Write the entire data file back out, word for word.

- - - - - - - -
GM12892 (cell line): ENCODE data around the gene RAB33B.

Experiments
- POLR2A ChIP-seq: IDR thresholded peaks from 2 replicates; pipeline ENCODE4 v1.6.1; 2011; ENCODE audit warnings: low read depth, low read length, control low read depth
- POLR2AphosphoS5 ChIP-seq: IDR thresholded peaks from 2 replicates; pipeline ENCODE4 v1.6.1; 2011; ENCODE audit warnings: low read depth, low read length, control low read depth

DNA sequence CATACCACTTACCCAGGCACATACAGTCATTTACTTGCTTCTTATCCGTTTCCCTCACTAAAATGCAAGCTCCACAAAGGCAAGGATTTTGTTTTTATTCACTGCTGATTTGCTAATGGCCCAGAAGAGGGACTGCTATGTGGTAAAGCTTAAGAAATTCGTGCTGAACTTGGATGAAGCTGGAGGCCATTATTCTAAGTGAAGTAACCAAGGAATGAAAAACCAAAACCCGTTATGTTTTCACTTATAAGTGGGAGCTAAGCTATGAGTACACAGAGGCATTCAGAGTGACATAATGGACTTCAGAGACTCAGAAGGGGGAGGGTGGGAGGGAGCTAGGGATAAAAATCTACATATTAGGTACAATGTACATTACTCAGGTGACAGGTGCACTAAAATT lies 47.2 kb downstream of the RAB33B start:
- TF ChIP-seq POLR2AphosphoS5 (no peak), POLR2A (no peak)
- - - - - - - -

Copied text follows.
GM12892 (cell line): ENCODE data around the gene RAB33B.

Experiments
- POLR2A ChIP-seq: IDR thresholded peaks from 2 replicates; pipeline ENCODE4 v1.6.1; 2011; ENCODE audit warnings: low read depth, low read length, control low read depth
- POLR2AphosphoS5 ChIP-seq: IDR thresholded peaks from 2 replicates; pipeline ENCODE4 v1.6.1; 2011; ENCODE audit warnings: low read depth, low read length, control low read depth

DNA sequence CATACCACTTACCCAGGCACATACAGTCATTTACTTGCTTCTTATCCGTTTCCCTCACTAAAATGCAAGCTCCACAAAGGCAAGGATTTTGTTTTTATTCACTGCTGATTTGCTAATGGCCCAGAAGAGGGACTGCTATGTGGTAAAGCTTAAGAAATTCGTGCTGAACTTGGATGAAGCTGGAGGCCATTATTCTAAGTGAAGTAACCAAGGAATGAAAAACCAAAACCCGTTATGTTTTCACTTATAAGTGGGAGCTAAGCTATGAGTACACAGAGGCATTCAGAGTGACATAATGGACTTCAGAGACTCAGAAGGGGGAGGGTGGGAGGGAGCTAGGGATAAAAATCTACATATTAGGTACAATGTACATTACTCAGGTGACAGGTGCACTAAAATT lies 47.2 kb downstream of the RAB33B start:
- TF ChIP-seq POLR2AphosphoS5 (no peak), POLR2A (no peak)